Cyprus could benefit from strong bank stress test results and positive economic signs to pull off an Irish-style bailout exit and make a full return to the bond market, Finance Minister Harris Georgiades said.
“The only way out of the bailout is implementing the fiscal adjustment program, like the Irish did,” Georgiades said in an interview in Nicosia. “The bailout exit will come when market access is fully restored.”
A year and a half after becoming the fifth and last euro- area nation to enter an international bailout and after a forced loss on bank bondholders and deposits of more than 100,000 euros ($126,000), Cyprus is seeking to bolster market confidence after risks of an early Greek bailout exit triggered a sell-off in bonds and stocks earlier this month.
The country is ready to issue a new bond “once market conditions allow,” Georgiades said. His government “plans to move forward with the next step of the market return soon,” he said. The continuation of reforms and fiscal consolidation along with improved debt projections are possibly “the most important development” for Cyprus to be able to achieve a better interest rate on bond markets, he said.
While the country’s euro area and International Monetary Fund creditors have said a successful privatization program and changes in legislation on foreclosures are crucial, a political dispute in Cyprus over foreclosures has delayed a review of the loan program, postponing disbursement of a 436 million-euro tranche. The IMF also noted signs of “reform fatigue” in its Oct. 22 report.
“Delays in the country’s review don’t help” a return to the markets, Georgiades said, adding that “this problem is not equivalent to derailing the country’s economic adjustment program.” The country’s Supreme Court is scheduled to announce a decision on foreclosure legislation within the next week.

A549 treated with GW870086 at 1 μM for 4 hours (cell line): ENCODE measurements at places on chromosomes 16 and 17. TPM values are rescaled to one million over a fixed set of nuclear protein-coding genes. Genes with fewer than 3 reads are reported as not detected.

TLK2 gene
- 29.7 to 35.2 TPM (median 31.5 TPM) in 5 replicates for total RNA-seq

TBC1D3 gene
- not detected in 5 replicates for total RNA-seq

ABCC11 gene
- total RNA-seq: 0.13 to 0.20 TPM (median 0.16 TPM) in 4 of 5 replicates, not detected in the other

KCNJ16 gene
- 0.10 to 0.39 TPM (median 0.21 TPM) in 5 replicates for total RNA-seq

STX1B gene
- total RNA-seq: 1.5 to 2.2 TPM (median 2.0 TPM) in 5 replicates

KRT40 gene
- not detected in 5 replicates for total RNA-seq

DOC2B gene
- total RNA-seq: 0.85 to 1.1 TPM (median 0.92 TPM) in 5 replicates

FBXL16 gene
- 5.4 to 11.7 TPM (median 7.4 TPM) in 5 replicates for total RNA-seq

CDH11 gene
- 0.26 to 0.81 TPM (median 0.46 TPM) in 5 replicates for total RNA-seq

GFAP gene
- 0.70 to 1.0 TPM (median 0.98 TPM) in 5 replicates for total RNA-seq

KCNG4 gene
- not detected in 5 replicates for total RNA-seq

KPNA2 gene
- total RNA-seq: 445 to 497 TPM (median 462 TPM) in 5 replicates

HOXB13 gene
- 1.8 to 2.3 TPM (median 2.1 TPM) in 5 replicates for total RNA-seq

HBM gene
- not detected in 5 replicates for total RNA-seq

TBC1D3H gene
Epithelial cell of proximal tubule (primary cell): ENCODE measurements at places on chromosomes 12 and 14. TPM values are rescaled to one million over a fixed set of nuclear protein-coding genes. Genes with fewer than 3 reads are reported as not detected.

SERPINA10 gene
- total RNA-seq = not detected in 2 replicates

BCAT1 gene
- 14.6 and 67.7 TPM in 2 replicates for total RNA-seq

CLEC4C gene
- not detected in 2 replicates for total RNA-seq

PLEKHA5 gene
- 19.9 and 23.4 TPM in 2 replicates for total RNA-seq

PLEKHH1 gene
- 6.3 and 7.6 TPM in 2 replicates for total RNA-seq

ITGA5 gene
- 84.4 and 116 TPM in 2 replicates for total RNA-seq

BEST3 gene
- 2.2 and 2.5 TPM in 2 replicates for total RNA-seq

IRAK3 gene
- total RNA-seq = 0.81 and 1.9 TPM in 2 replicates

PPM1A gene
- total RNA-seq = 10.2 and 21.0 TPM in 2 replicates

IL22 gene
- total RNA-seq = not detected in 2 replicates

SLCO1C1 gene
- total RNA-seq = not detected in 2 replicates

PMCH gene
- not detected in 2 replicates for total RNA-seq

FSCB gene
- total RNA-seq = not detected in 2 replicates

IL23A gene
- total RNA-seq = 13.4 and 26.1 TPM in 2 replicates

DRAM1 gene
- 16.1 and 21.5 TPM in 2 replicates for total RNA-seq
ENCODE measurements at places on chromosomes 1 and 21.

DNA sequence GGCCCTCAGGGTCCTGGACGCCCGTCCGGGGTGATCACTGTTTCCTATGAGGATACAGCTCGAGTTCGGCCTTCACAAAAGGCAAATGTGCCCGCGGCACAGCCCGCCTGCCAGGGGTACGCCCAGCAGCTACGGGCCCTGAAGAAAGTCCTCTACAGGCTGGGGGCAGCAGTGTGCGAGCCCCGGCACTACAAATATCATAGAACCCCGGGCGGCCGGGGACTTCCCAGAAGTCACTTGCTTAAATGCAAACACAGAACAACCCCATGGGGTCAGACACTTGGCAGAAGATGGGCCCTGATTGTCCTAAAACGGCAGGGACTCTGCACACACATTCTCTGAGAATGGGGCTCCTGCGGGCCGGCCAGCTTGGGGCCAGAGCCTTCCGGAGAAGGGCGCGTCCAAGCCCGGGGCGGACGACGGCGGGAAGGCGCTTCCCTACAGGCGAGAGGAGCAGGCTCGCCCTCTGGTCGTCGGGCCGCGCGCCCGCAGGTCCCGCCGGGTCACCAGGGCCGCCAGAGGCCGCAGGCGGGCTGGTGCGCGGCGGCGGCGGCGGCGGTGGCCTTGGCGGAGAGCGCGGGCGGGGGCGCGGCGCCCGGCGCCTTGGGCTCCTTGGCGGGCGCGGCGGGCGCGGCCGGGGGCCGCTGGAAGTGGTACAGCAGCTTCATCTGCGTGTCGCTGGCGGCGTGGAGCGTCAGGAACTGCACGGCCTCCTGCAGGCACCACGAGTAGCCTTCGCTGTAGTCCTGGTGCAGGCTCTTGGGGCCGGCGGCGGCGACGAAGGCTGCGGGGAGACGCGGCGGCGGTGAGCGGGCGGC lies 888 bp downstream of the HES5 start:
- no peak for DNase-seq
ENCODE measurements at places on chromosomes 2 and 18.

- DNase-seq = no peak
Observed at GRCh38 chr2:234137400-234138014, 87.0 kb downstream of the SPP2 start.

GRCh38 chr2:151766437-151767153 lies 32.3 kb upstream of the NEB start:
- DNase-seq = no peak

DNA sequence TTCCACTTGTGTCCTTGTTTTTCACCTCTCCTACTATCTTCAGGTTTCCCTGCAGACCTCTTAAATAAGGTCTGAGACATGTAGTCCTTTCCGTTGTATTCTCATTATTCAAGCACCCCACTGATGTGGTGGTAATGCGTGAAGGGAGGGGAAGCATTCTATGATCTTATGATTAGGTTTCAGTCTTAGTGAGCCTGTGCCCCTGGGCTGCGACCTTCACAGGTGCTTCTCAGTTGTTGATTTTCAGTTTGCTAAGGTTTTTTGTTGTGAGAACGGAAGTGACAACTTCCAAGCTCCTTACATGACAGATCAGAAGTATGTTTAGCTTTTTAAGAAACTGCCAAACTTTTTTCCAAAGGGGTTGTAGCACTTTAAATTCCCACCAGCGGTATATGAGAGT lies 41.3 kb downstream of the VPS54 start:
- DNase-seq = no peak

Georgiades said a Cypriot exit from the bailout program could follow the Irish example. Ireland, after implementing a series of reforms praised by its EU counterparts, last year became the first European country to successfully exit an international bailout, achieving an immediate return to bond markets.
Cyprus’s debt burden dropped almost 10 percentage points to 102 percent of gross domestic product after the EU announced changes in measuring national economic output and public debt on Oct. 21. The amendments, which include changes to how financial services are recorded, added more than 1.5 billion euros to the nation’s GDP.
Cyprus may present a primary budget surplus a year earlier than expected in 2015, Georgiades said in the interview. Official estimates in the country’s budget plan released Oct. 9 show a primary budget deficit of 1 percent for 2015 and a return to surplus from 2016.
“It’s very important for the country to continue its reforms with the same intensity, despite the positive signs of the economy,” Georgiades said, adding that a bailout exit and return to the markets should not signal the end of reform.
The country tapped markets for the first time after its bailout in June, raising 750 million euros in a sale of five- year notes. [Bloomberg]